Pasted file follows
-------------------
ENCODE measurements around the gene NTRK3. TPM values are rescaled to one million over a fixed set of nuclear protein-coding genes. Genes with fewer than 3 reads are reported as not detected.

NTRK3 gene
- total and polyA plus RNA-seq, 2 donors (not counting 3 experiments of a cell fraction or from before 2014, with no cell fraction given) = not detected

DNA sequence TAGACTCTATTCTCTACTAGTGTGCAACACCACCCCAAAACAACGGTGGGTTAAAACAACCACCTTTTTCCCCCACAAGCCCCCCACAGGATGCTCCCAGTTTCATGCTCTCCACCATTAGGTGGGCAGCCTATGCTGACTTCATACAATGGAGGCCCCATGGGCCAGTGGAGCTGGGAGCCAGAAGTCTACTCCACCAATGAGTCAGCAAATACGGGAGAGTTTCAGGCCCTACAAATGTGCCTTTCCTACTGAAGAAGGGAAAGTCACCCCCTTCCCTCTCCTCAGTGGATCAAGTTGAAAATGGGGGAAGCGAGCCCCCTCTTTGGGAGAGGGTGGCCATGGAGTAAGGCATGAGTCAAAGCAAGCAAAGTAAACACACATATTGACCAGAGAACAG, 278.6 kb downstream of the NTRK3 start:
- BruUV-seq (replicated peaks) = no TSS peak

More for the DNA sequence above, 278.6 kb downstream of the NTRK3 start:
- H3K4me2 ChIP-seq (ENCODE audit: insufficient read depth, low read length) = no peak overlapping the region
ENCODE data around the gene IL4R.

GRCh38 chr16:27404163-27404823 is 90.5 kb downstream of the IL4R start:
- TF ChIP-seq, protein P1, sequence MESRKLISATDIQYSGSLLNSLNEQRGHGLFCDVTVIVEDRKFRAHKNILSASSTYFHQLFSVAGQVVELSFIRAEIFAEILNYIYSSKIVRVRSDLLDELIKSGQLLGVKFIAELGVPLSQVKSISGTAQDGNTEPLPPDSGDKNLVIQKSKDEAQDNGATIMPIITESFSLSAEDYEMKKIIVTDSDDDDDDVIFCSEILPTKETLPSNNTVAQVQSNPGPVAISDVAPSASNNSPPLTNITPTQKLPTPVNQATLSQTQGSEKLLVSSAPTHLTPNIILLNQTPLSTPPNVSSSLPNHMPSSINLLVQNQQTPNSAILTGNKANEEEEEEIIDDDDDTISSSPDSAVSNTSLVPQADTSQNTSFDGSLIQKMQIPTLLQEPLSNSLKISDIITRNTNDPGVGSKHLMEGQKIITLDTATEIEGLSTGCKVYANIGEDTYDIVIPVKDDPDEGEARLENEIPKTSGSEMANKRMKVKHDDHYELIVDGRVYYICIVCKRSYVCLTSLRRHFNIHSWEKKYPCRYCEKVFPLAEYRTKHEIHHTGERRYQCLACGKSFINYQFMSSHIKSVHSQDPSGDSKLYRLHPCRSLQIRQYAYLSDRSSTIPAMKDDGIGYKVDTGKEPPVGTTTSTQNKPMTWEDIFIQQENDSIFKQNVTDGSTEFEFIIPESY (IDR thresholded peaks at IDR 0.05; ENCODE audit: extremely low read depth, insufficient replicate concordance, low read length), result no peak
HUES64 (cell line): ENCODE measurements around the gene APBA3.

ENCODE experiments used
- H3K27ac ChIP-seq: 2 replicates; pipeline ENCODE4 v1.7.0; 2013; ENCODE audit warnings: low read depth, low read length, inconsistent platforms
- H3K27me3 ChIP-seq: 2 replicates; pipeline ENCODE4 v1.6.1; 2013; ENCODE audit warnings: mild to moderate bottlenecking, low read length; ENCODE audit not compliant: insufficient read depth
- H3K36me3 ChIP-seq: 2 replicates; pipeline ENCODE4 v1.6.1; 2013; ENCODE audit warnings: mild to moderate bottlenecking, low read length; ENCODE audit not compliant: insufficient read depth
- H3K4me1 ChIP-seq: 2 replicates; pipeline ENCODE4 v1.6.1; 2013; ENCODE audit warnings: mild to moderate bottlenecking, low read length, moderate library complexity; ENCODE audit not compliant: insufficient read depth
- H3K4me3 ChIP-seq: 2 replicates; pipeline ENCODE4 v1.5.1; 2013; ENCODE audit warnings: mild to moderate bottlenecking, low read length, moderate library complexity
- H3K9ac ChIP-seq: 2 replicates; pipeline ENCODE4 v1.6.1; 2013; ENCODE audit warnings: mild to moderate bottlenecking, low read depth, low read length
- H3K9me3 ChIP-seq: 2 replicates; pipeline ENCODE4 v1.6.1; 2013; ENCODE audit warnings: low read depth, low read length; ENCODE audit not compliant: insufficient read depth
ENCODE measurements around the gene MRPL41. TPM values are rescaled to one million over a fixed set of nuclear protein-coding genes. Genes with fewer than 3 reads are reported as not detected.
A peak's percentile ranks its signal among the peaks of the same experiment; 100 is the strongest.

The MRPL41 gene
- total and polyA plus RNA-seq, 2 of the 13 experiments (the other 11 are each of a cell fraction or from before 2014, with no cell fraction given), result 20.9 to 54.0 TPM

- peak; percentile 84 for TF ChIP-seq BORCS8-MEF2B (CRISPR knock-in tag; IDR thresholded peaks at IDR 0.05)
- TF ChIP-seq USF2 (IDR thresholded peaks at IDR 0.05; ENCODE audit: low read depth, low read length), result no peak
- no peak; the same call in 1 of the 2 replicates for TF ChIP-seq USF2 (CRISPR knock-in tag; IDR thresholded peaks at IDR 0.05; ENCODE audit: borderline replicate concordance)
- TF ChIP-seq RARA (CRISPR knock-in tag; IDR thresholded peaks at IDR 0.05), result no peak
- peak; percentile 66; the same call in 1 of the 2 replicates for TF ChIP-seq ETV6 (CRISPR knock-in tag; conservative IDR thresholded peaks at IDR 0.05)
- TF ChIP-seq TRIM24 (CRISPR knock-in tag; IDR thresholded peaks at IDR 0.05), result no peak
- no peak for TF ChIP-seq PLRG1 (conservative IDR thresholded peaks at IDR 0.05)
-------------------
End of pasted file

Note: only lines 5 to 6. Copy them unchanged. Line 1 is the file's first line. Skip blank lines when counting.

- BruUV-seq (replicated peaks) = no TSS peak

More for the DNA sequence above, 278.6 kb downstream of the NTRK3 start: